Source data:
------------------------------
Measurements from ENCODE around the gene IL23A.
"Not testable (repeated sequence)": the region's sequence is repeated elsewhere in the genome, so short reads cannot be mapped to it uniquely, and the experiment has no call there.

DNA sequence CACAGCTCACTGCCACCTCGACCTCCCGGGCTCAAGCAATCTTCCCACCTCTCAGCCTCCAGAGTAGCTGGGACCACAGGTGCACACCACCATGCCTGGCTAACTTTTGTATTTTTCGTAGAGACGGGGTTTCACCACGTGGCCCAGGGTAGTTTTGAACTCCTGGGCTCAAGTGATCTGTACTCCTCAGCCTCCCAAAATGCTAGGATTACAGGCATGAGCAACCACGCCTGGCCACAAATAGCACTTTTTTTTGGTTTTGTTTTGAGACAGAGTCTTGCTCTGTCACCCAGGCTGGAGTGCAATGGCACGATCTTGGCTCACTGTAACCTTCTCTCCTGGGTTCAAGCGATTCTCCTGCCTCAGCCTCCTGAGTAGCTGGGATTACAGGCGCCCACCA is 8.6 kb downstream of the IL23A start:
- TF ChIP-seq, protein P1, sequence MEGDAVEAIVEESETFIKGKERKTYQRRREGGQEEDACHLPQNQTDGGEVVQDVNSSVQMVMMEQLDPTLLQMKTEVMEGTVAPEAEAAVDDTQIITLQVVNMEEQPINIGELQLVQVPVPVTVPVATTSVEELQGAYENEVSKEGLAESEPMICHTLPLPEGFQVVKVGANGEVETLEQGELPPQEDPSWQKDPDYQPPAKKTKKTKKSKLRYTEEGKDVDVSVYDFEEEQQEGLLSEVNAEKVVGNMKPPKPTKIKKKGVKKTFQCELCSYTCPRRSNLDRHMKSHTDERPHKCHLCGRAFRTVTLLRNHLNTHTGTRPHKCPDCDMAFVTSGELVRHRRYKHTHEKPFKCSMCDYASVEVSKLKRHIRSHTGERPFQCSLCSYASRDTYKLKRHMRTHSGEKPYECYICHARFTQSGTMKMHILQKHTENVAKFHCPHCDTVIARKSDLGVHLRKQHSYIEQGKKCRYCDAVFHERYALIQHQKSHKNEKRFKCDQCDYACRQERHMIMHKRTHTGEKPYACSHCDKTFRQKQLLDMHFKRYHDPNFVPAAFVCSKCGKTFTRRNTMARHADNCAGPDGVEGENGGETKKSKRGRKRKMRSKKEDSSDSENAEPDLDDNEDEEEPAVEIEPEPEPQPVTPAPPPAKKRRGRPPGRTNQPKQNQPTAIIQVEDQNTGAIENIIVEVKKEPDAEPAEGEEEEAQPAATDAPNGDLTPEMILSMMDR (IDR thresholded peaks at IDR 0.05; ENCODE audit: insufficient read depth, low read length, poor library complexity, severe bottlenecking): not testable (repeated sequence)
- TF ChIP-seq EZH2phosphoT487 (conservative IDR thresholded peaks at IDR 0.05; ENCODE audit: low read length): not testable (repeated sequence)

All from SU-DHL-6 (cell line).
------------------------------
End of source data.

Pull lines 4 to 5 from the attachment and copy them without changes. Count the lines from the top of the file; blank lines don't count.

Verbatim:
- TF ChIP-seq, protein P1, sequence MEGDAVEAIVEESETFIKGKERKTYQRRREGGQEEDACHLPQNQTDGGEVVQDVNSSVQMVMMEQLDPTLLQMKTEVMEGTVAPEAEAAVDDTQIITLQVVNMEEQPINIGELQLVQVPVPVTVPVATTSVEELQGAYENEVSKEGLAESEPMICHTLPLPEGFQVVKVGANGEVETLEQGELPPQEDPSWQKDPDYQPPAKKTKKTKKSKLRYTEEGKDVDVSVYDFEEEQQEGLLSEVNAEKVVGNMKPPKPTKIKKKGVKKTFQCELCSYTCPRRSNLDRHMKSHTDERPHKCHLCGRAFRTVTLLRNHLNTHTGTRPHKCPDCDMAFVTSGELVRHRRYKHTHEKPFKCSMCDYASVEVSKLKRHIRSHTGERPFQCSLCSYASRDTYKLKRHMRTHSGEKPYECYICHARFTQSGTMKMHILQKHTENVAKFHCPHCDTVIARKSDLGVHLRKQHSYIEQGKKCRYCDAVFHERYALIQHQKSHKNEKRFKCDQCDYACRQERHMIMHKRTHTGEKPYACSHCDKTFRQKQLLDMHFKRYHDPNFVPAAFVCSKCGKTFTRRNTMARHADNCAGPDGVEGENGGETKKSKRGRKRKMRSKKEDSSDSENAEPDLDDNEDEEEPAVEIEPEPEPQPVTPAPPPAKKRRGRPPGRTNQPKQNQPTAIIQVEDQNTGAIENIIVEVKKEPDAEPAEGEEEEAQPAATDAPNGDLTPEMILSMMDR (IDR thresholded peaks at IDR 0.05; ENCODE audit: insufficient read depth, low read length, poor library complexity, severe bottlenecking): not testable (repeated sequence)
- TF ChIP-seq EZH2phosphoT487 (conservative IDR thresholded peaks at IDR 0.05; ENCODE audit: low read length): not testable (repeated sequence)